Money is a proportional claim on the future output of society. If the number of claims rises (the monetary base increases), then all else equal, the value of each claim will fall. However, if the expected future output of society rises, then this will increase the value of the proportional claim on that future output (the value of money rises).

In summary, money is a claim on the future output of society and the current market value of money depends upon expectations of the long-term path of the “real output/base money ratio”.

So, how does a surge in confidence regarding the future prospects of a country impact the value of the currency issued by that currency? Clearly, such confidence will support the market value of that currency.

The near-term path of the “output/money” ratio is fairly irrelevant to the value of money. If the market expects the monetary base to decline over the next ten years and economic output to continue to grow strongly over that period, then that confidence is enough to support the value of money and, conversely, keep a lid on inflation.

However, there is a risk.

If confidence in the future prospects of the US collapse, then we would naturally expect the bond and equity markets to suffer. However, such a collapse in confidence will also impact the market value of the US Dollar.

As discussed in last week’s post, every price is a relative expression of the market value of two goods. If the market value of money suddenly declines, then, all else remaining equal, the price of all goods, in money terms, will rise sharply.

The markets are not prepared for this eventuality. But the prospect of a sudden and severe increase in the rate of inflation is a far more likely than a return of 1930s-style deflation. All it will take is one pin that pops the bubble of confidence that currently permeates all global asset markets.

Inflation or Deflation: Which is the Greater Risk in 2015?

Could 2015 be the year the markets experience both a “deflation scare” and an “inflation scare”?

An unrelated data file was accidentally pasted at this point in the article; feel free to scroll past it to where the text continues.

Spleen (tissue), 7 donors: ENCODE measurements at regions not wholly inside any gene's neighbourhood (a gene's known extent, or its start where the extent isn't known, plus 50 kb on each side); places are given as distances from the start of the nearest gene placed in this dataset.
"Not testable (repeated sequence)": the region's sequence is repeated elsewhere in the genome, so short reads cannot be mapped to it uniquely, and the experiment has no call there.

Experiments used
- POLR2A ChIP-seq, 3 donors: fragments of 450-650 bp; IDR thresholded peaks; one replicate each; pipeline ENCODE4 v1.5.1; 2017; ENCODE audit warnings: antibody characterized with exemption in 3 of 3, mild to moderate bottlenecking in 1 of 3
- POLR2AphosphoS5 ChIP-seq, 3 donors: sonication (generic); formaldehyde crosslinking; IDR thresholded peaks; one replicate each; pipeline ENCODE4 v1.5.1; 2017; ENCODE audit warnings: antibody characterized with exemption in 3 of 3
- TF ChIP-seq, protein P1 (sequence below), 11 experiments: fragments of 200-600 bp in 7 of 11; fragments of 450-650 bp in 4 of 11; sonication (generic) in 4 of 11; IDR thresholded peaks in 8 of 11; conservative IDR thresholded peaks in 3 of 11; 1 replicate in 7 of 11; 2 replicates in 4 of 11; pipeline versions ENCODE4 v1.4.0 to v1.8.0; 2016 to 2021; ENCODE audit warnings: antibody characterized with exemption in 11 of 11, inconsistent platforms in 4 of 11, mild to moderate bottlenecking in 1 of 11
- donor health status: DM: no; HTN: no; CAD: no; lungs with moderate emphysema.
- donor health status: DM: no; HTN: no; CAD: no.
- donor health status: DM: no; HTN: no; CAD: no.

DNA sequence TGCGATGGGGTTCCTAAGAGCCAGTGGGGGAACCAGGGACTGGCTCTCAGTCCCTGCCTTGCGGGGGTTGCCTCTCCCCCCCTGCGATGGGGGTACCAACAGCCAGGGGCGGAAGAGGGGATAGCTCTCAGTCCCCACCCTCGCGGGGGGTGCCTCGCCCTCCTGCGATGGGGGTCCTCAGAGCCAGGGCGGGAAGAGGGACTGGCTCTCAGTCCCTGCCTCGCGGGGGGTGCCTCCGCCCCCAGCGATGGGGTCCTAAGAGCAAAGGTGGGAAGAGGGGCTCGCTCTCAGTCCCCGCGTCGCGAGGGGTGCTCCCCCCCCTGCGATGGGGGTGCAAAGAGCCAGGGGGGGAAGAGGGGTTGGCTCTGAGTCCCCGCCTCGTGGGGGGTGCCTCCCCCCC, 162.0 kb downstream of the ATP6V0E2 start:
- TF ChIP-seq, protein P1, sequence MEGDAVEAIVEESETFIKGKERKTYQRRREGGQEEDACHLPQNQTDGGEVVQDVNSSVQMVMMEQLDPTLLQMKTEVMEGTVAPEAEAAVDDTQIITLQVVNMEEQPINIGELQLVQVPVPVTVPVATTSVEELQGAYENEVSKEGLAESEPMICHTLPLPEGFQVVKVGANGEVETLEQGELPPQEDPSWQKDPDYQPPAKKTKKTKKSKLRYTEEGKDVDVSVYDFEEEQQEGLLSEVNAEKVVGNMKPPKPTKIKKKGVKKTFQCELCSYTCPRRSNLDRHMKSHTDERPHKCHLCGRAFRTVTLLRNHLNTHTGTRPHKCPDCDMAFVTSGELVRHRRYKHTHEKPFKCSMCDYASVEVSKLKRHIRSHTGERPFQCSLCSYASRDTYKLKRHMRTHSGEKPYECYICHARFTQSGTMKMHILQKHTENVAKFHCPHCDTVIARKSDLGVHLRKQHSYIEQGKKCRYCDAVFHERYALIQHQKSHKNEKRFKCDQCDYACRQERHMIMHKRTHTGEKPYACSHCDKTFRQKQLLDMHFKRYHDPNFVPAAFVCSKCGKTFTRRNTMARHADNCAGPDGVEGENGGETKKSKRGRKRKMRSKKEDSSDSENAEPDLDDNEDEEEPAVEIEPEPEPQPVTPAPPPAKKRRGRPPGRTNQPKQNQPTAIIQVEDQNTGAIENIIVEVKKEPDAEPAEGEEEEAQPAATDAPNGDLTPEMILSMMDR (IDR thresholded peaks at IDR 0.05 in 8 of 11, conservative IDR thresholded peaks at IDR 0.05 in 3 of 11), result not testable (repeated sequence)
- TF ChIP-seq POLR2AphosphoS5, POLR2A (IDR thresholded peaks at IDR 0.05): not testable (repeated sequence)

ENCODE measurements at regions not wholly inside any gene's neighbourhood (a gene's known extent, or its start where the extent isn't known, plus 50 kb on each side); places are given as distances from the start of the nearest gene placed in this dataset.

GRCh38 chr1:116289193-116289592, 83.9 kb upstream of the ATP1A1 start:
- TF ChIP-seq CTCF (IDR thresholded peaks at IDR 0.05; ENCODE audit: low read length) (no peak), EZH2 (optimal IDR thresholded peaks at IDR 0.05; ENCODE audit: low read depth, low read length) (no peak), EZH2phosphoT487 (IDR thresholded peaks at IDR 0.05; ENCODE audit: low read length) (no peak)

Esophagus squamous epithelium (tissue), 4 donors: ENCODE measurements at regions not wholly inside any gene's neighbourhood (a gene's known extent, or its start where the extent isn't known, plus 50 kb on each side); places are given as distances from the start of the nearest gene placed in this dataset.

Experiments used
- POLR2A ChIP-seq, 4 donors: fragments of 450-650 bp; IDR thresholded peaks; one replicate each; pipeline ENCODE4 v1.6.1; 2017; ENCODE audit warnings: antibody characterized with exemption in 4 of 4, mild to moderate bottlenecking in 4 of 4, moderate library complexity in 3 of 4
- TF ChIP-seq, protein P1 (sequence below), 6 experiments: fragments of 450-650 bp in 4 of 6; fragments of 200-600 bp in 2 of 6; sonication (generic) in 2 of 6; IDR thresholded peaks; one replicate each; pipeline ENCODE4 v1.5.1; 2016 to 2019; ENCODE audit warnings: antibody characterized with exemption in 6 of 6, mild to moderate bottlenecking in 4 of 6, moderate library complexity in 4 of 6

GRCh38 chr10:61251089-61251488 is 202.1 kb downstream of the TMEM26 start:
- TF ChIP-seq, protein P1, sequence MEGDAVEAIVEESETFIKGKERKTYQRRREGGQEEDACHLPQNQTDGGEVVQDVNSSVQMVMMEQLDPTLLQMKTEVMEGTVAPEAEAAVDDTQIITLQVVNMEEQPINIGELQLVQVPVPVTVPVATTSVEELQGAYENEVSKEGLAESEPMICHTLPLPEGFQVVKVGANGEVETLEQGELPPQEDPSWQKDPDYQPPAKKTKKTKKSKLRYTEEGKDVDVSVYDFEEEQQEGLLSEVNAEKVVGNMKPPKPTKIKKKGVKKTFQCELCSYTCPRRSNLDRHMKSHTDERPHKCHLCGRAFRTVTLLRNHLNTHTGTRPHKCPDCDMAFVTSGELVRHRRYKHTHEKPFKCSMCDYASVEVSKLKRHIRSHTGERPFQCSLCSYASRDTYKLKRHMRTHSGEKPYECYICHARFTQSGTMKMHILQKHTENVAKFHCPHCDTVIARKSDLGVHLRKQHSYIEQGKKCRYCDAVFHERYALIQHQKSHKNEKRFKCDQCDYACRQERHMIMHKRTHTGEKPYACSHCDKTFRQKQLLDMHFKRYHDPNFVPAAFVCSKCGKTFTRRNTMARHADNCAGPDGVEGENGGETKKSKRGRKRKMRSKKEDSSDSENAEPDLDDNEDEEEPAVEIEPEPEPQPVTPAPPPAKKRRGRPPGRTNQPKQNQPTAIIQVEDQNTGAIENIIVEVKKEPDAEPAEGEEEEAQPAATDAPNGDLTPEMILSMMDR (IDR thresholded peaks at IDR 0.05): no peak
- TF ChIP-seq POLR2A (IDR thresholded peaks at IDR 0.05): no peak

The recent collapse of crude oil prices below $60 per barrel, combined with additional signs of global economic weakness, have renewed fears about an outbreak of deflation in the United States. Six years have passed since the US Federal Reserve first embarked on its current path of quantitative easing. The US Federal Reserve’s balance sheet has increased five-fold and other global central banks have followed in their footsteps. Despite this remarkable growth in the global monetary base, inflation has remained subdued.

The view of many in financial markets is that global deflationary forces are just too strong and that global central banks are increasingly impotent in their battle against deflation. This also seems to the view of at least one dissenter at the US Federal Reserve, Fed “dove” and Minneapolis Federal Reserve Bank President, Narayana Kocherlatkota, who argued that the Fed should be willing to further expand the monetary base if inflation continues running below the Fed’s 2% target.

While it may not be explicitly acknowledged by those who hold these deflationary expectations, this represents a quintessentially “Old Keynesian” perspective regarding the way the world operates. In essence, it is the view that if aggregate demand is weak, then prices must fall. Moreover, if global competition is pushing the aggregate supply curve to the right, then this only compounds the deflationary pressures.

The problem with this view is that it represents a very “one-sided” perspective on how “money prices” are determined in our economy. While it is true that well-entrenched deflationary forces (i.e., falling oil prices, global economic stagnation, and increasing global competition) have, and will probably continue to, put downward pressure on the value of global goods and services, there is a key element that is missing from our analysis: the future path of the value of money.

The value of money is the denominator of every “money price” in the economy. Every money-based transaction involves an exchange of two items of value. When you buy your morning cup of coffee, you receive one good of value and, in exchange, offer another good of value in return. This is the simple principle of all economic transactions dating all the way back to the barter economy of our ancestors. In our modern money-based society, the good of value that you offer in exchange for your morning cup of coffee is money.

The price of your morning coffee can rise for one of two basic reasons: the value of a cup of coffee can rise, or the value of money can fall. If the value of money falls, then, all else remaining equal, your local coffee shop will require you to give them more dollars for that morning cup of coffee.